Glass lantern slides used extensively in Lowthorpe classrooms

Glass lantern slides were used extensively in Lowthorpe classrooms. Students learned plant identification, design principles, and basic garden history during slide lectures.  How bright and colorful the glass lantern slides must have seemed!  Some were labeled with the name of an estate or garden owner, while others were completely unlabeled. A glass lantern slide is…

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Glass Lantern Slides Bring Lowthorpe Gardens to Life

The use of glass lantern slides as visual aids was very important in Lowthorpe classrooms, especially in garden design and history courses.  Technology at the time allowed the slide to be dropped into a wooden and metal “magic lantern” projector aimed at a screen.  The slides were realistic hand-tinted glass pieces and have an ethereal…

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Strong Lowthorpe Presence in House Beautiful magazine, June 1927

It’s so much fun to comb through the garden magazines of yesteryear.  The advertisements alone are priceless!  We can learn about an era simply by paging through an issue. The June 1927 House Beautiful caught my eye because it’s packed with writing by Lowthorpe School graduates and faculty.  The Colonial Revival style was “it” for…

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Lowthorpe Featured in March 1916 House Beautiful Magazine

Lead photograph in the article, House Beautiful, March 1916. A long feature article on Lowthorpe School appeared in the March 1916 issue of House Beautiful.  Black and white photographs of the school and its students were included.  Modern readers get a glimpse of the hands-on classes at work in the greenhouse and the perennial border. …

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“Studying landscape architecture under ideal conditions”

A combination of hands-on horticulture and rigorous work at the drafting board were indeed the ideal conditions for studying landscape architecture.  Agnes Selkirk Clark ‘18 was so pleased with her Lowthorpe education that she was an enthusiastic spokeswoman for the institution for decades.   Her quote was repeated in the school catalogs, excerpted from an article…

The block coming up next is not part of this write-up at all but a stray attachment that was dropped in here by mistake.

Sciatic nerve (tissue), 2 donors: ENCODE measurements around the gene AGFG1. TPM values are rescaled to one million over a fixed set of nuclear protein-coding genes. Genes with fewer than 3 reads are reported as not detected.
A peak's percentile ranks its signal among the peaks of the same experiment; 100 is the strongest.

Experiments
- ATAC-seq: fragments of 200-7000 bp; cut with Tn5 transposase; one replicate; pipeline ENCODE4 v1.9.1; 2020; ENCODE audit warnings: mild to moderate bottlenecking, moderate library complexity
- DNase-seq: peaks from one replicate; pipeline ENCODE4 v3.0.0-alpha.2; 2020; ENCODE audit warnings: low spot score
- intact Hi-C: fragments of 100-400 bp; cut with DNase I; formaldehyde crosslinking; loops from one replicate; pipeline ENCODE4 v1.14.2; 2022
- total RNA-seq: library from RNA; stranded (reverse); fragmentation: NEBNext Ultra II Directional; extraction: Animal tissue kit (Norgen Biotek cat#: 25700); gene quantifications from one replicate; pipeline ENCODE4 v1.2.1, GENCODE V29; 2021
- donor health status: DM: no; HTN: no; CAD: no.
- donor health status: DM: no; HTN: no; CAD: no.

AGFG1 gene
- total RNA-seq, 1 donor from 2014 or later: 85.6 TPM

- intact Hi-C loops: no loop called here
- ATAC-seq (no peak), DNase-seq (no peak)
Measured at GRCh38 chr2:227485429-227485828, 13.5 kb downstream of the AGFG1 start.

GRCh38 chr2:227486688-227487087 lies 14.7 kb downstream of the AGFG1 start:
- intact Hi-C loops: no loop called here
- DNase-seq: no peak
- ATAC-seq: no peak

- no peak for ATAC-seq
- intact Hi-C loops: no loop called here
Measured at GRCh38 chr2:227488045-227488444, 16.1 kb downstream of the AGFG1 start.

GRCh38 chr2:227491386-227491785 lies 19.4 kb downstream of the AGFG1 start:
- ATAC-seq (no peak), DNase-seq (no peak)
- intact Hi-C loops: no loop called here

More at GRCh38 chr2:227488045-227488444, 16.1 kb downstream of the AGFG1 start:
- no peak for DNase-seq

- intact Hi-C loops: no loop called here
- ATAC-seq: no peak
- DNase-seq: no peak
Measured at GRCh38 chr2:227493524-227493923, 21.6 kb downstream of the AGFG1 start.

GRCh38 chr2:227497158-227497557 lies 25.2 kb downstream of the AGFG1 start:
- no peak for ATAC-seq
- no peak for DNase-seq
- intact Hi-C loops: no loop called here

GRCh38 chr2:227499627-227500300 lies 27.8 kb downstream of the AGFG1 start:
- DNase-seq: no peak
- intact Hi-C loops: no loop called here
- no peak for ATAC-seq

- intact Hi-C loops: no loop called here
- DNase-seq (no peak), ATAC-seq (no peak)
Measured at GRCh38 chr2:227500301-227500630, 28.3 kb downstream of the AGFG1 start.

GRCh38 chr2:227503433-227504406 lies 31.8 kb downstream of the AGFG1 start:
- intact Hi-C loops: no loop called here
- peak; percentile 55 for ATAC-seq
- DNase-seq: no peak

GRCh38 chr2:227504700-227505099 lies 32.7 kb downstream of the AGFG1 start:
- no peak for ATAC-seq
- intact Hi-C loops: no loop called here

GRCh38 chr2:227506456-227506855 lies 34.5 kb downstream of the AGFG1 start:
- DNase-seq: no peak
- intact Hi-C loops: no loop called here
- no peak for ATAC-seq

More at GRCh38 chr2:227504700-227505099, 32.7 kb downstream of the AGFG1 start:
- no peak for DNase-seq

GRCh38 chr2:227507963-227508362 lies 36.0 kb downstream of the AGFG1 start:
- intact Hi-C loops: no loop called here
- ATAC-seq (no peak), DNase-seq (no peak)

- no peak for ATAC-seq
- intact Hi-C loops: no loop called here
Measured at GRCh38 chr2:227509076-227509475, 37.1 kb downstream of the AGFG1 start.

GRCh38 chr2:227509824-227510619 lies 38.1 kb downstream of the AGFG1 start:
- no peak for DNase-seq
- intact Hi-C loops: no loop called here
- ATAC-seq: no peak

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What happened to the Dutchess County Outdoor Ecological Laboratory?

As we saw in the last blog post, Lowthorpe graduate Elsa Rehmann left Vassar in 1927.  The articles she collaborated on with Edith Roberts about the various plant associations were published in House Beautiful that year.  In 1929 their book American Plants for American Gardens appeared.  With today’s emphasis on native plants and the ecological services…

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Elsa Rehmann Profiled Native Plant Communities 100 Years Ago

Elsa Rehmann, Class of 1911, was one of the first known Lowthorpe graduates.  At this time careers for educated women were a new concept, rather than marriage and motherhood. Yet Rehmann was able to successfully make a career by combining designing, writing, and teaching.  Meeting Edith Roberts at Vassar and observing her cutting-edge teaching landscape…

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A Pioneering Woman Landscape Architect’s Career

While browsing old issues of The Cornell Countryman, I discovered what is probably Lowthorpe faculty member Elizabeth Leonard Strang’s first published article.  The Cornell College of Agriculture’s monthly magazine included it in December 1909.  She graduated from the new four-year Outdoor Art Program in February 1910 and became a pioneering woman landscape architect. Entitled “Landscape…

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Tour Two Grand Estates of the 1910s with the Lowthorpe Women

The Lowthorpe catalogs mention that the curriculum included visits to local estate gardens for study purposes.  Let’s tour two grand estates of the 1910s with the Lowthorpe women, according to a write-up in the Weekly Florists’ Review of May 23, 1912. Lowthorpe students (most likely in the horticulture program) joined 40-plus members of the all-male…

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